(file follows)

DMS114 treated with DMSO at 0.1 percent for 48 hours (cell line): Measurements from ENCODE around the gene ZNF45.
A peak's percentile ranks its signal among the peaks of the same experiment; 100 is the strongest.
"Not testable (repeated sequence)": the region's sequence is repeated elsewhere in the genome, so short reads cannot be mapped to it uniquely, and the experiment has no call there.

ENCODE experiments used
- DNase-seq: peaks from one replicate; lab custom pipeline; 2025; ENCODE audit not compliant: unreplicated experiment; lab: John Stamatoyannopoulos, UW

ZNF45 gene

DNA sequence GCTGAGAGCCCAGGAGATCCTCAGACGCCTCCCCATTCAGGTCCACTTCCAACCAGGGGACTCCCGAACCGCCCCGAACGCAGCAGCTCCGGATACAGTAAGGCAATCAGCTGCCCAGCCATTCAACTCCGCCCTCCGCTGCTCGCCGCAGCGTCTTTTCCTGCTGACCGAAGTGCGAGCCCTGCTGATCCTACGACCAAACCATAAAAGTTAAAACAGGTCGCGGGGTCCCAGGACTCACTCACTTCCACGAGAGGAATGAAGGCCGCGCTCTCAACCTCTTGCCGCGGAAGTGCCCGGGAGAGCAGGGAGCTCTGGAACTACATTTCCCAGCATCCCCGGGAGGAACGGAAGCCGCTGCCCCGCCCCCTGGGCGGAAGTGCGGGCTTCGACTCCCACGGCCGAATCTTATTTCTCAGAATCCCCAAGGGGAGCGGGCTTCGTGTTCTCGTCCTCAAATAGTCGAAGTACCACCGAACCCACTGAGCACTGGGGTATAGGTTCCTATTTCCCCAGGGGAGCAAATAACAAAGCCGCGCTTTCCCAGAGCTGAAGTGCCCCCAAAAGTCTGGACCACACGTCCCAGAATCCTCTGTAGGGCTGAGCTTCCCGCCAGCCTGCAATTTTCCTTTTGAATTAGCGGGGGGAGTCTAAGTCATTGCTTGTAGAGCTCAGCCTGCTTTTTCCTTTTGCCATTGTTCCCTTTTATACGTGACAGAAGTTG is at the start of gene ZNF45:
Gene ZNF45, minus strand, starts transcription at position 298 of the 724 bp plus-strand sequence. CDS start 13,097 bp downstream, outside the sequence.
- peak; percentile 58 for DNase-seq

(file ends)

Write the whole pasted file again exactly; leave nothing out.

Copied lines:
DMS114 treated with DMSO at 0.1 percent for 48 hours (cell line): Measurements from ENCODE around the gene ZNF45.
A peak's percentile ranks its signal among the peaks of the same experiment; 100 is the strongest.
"Not testable (repeated sequence)": the region's sequence is repeated elsewhere in the genome, so short reads cannot be mapped to it uniquely, and the experiment has no call there.

ENCODE experiments used
- DNase-seq: peaks from one replicate; lab custom pipeline; 2025; ENCODE audit not compliant: unreplicated experiment; lab: John Stamatoyannopoulos, UW

ZNF45 gene

DNA sequence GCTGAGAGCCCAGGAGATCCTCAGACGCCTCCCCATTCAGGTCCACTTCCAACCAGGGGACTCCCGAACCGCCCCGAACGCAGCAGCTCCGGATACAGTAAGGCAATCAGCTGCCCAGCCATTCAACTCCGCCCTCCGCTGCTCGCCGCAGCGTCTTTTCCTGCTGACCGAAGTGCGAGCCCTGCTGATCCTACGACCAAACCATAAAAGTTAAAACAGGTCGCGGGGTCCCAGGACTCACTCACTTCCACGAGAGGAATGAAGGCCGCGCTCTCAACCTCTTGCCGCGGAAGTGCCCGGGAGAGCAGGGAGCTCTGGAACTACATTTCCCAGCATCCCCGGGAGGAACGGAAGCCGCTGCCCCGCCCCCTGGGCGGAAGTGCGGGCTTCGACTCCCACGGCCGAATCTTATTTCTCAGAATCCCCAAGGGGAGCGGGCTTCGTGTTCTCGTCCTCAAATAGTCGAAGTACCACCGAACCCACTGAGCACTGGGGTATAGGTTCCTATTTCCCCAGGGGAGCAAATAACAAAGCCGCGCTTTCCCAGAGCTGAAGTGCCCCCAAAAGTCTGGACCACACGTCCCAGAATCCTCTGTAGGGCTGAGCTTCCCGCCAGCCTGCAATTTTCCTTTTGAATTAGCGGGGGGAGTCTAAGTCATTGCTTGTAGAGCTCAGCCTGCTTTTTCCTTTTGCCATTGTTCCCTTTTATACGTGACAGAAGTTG is at the start of gene ZNF45:
Gene ZNF45, minus strand, starts transcription at position 298 of the 724 bp plus-strand sequence. CDS start 13,097 bp downstream, outside the sequence.
- peak; percentile 58 for DNase-seq